Conway Bowman is a veteran shark captain and pelagic species conservationist from Southern California. Recently, he and Jeff Patterson of Abel fly reels landed a juvenile great white shark on a fly, which simultaneously has garnered him praise (for the achievement) and scorn (for hooking an endangered species).
We offer a platform for Conway’s perspective, because we believe it’s relevant.
The Great White Incident
It was simply a matter of time before someone caught a great white shark on a fly in Southern California. On July 24, 2009, it just so happened it was Jeff Patterson and me.
I’ve been plying the waters off the San Diego coast for the better part of fifteen years, searching for the perfect mako to catch on the fly, and during this time, I’ve seen two great whites—both were giants and not interested in what I was offering. But in the back of my mind I knew I’d have an intimate moment with a smaller great white somewhere down the line.
I had been guiding Jeff for a couple of days of pretty decent mako and big blue shark fishing, but the water conditions were shit—cool, green water is not ideal for makos in July, so we had to run to some Hail Mary spots (small, fickle offshore canyons that can make a guide a hero or zero). The tides looked good, so we went for it.
My instincts proved correct and within ten minutes of setting up on the “The Dong” (a canyon resembling a large donkey phallus running north-to-south for about a half mile), Jeff was casting to his first mako of the day, a solid 125-pounder that would jump and make a couple of long runs before succumbing to the release stick. Good-sized makos and feisty blue sharks kept Jeff and me busy hooking, releasing, and talking about what a unique catch-and-release fly fishery we have only a few miles offshore from San Diego.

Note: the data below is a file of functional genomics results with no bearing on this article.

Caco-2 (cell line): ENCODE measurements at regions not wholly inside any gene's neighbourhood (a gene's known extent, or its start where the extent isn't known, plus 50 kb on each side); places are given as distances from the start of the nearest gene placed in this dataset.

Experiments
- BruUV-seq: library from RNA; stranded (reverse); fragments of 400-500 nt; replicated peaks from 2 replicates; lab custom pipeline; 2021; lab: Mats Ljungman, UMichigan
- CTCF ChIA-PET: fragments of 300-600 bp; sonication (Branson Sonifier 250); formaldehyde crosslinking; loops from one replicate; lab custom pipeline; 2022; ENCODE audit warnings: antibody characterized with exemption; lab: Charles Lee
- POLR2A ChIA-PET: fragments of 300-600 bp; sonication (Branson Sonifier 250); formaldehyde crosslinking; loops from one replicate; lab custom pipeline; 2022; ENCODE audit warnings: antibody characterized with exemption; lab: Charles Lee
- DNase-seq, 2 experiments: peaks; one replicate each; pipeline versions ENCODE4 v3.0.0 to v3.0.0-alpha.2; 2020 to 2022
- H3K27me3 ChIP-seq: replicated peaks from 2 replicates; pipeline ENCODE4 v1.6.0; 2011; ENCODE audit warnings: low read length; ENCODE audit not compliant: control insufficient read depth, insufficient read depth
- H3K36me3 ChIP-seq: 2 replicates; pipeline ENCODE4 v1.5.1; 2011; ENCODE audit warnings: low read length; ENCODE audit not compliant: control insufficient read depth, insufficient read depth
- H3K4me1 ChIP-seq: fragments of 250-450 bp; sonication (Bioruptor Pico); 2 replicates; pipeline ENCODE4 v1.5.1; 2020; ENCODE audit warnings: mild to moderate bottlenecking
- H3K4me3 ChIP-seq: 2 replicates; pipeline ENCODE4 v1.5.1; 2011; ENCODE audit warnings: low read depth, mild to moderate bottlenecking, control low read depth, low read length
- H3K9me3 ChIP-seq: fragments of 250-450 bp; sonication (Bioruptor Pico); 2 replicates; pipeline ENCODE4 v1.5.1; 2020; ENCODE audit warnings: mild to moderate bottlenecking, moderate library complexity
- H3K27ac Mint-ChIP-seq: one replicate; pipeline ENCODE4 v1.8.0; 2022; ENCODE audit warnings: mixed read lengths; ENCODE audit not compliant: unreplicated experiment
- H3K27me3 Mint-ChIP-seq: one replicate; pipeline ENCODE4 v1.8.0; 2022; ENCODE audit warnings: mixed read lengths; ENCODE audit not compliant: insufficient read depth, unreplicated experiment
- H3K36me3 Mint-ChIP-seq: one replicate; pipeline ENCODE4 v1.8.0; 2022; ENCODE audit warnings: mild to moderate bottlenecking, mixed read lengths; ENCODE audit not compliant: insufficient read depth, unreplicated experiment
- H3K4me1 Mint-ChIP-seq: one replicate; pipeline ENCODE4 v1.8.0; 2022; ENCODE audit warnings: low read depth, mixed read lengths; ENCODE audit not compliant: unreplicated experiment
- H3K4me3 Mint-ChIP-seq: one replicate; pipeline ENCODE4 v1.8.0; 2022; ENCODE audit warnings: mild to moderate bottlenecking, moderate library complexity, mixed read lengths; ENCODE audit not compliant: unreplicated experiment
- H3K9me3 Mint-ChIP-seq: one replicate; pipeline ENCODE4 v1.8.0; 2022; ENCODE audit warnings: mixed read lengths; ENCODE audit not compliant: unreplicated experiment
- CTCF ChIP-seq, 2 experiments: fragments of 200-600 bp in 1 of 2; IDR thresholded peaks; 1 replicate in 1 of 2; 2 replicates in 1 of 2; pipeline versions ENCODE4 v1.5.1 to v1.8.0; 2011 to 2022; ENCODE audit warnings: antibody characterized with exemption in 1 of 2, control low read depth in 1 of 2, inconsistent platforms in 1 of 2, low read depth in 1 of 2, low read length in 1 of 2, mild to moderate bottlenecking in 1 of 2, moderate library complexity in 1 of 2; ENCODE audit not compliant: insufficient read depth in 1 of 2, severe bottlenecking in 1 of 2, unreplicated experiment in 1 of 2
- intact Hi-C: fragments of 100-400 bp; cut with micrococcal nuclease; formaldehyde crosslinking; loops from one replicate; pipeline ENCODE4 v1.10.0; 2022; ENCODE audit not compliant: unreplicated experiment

As the afternoon grew late, the tides slacked and the fishing slowed to a halt. Jeff and I sat on the boat talking not about fishing, but about music. We agreed that Def Leppard was a great band, the new singer of Journey was unreal (even though I, for the most part, dislike the band), and Colin Hay (from Men at Work fame) is one of the greatest songwriters of our time.
We sat and waited and waited for one more mako, and then, like slow motion, a large fish appeared in the afternoon glare about a hundred feet from the boat, slowly moving up the chum slick. It was broad shouldered, olive-to-blue in color, and with a deliberate and cautious approach that large sharks possess when quartering-up on prey.
We both jumped to our feet and watched as the shark patrolled closer to the boat. Jeff grabbed the 16-weight and placed a large orange and red Mako Bomb a foot from the shark’s nose. After one long strip, the shark saw and engulfed the fly. The glare on the water was tough. The only way I saw the shark take was when the bright orange fly disappeared. The shark swam from the boat, Jeff set the hook, and the fish burned off two hundred yards of fly line and backing as it headed out to sea.